It was a simple comment entered into the chat window for one of the sessions in this week’s Enterprise Connect digital event. The session was about meeting room video interoperability, and the comment from an IT person summed up the goal: “Users just want to walk into the room and start their meeting (that is scheduled in the organization’s system). They don’t want to have to think about it (nor should they).”
Users can certainly be frustrated by the lack of interoperability if the meeting rooms have different vendors’ systems. Session presenter Jim Kelly detailed some significant progress in the last few months as the vendors have begun to work on the problem, but there’s clearly a way to go. And we don’t know how far they will go, given the way vendors tend to see true interoperability as a threat to their differentiation and value proposition.
Enterprises need to keep pressuring the vendors on meeting room interoperability, but in the meantime, the comments during our digital event session also showed that IT/communications teams also need to make every effort to train the users who are now (in some cases) returning to offices that are equipped with upgraded room systems.
Employees who haven’t been in the office for over two years may recall a meeting room experience that routinely was clunky, non-intuitive, and often required lots of informal “troubleshooting” from well-meaning colleagues with various levels of actual expertise on the technology then being used. Over the years, the old clunky systems went from being delivered by A/V specialists to something that even end users could set up in some cases. Videoconferencing vendors had made strides in improving ease of use before the pandemic hit, but video usage in general wasn't ubiquitous as it is today, so ease of use was a differentiator, not yet an absolute must-have.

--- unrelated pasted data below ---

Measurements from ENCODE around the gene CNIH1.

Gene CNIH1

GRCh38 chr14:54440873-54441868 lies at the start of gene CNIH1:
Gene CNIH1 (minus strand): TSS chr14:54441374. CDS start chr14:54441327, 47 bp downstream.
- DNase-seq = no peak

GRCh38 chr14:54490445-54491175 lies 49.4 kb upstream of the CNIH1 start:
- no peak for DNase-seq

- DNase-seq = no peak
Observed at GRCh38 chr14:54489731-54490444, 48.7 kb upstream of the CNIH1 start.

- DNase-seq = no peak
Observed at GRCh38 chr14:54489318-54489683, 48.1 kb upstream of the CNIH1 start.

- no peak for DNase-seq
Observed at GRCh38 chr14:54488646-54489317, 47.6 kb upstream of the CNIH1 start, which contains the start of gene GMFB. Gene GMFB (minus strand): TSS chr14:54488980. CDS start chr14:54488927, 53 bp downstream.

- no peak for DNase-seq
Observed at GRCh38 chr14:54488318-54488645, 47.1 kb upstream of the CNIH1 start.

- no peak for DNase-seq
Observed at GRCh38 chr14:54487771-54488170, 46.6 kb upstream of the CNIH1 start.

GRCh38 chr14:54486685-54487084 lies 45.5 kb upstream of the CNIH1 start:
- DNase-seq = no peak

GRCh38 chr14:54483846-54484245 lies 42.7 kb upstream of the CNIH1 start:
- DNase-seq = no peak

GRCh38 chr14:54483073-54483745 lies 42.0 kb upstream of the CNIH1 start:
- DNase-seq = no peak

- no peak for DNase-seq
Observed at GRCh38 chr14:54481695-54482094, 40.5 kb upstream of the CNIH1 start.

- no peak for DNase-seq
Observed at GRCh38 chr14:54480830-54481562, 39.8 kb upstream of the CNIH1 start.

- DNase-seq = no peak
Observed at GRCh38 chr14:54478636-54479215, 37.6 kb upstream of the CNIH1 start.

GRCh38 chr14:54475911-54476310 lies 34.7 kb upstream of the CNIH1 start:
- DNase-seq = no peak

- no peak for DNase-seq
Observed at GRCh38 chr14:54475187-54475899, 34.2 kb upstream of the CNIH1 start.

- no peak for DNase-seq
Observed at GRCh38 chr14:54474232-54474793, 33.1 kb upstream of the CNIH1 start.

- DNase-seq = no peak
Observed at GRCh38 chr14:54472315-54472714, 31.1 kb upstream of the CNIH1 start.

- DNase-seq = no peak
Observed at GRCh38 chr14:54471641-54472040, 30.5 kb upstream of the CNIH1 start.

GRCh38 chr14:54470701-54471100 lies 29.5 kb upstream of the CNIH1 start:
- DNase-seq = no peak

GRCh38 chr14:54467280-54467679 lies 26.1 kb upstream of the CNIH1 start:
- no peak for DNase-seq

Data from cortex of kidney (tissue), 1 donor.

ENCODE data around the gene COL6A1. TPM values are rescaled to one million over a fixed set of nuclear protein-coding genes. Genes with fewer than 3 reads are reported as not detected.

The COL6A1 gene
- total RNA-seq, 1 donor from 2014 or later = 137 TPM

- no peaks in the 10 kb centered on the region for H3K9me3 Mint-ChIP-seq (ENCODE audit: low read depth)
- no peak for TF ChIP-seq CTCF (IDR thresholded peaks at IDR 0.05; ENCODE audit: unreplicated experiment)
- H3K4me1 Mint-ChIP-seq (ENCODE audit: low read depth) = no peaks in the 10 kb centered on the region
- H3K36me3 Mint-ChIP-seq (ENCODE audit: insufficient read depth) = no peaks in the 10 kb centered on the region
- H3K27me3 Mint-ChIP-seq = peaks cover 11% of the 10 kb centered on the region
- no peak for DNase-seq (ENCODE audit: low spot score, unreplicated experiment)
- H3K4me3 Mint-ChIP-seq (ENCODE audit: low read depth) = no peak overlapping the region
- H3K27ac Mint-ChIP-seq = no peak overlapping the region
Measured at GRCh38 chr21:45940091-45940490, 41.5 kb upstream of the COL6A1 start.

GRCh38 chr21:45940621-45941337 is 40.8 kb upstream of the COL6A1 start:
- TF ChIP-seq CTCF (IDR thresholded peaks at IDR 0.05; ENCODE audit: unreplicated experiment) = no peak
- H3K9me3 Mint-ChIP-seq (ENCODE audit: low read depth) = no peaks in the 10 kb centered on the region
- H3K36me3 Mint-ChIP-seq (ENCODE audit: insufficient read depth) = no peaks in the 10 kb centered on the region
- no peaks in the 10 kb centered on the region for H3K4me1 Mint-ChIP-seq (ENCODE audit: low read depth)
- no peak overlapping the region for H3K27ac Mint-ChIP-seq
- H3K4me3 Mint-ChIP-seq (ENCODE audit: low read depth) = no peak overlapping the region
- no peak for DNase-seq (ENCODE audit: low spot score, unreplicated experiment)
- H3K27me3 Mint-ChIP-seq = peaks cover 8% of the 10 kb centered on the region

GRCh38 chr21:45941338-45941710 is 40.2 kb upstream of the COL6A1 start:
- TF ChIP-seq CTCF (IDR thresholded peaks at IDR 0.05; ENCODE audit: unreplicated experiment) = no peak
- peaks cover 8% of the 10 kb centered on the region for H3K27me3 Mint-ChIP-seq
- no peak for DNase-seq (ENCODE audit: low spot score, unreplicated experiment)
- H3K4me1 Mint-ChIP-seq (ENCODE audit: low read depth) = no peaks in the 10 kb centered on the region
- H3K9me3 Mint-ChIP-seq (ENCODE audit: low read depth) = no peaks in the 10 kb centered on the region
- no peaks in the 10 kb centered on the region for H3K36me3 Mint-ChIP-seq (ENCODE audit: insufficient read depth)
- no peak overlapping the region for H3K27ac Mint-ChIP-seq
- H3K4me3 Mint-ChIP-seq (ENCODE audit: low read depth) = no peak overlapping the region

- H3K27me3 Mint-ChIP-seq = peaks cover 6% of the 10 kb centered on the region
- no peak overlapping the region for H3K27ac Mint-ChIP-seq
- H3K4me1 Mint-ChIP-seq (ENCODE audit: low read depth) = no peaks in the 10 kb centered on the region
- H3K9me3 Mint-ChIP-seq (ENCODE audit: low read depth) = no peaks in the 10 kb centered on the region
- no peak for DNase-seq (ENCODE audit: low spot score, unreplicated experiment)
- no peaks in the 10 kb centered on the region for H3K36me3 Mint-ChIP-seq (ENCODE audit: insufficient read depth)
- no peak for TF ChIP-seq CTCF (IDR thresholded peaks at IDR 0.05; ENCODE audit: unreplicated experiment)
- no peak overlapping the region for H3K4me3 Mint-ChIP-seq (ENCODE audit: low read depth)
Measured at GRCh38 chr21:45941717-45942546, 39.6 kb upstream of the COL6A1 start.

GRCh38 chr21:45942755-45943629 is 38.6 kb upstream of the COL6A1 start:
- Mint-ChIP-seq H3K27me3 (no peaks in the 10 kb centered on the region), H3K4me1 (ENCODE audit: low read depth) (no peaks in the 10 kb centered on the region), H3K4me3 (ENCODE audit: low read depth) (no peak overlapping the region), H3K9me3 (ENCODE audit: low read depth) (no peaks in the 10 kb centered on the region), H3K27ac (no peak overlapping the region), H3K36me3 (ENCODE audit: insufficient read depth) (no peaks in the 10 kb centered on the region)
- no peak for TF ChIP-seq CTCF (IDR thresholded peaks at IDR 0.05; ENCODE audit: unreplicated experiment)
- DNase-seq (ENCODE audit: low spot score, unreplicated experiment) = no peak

Flash forward to 2022, and after a couple of years of working from home, everyone is used to videoconferencing interfaces that are pretty simple to navigate, and they expect that simple desktop experience to be the same when they settle into the office conference room. But even with intuitive interfaces, IT still needs to ensure users know how the system works. “End-user training and ease of use is a top priority. If the user can't get their meeting started, they won't use the rooms,” one commentator wrote in the digital event session.
One reason they won’t use the rooms is that they likely have an alternative in the form of their desktop. Pre-pandemic, if a meeting was scheduled for a video-enabled room, you pretty much had to be in the room to participate. Now, if issues arise getting the room video running, everyone can disperse to their desks and dial in from there. No one wants to spend the first five or 10 minutes of a 30-minute meeting just trying to get the system to work, and those on the other end of the call will get impatient pretty quickly as well.
Whether it’s videoconferencing, UCaaS, or any other communications system, getting users trained on the technology and understanding its benefits is more important than ever. It’s a theme we’ll be coming back to at Enterprise Connect 2023 the week of March 27 in Orlando — for which registration is now open
! We’ll be rolling out the full event website and the lion’s share of the Conference program very shortly, so keep an eye out — it’s going to be an incredible event.
This article first appeared in the Enterprise Connect newsletter, delivered every Thursday to your inbox. To stay on top of the latest enterprise communications insight and news, make sure to sign up for the newsletter today!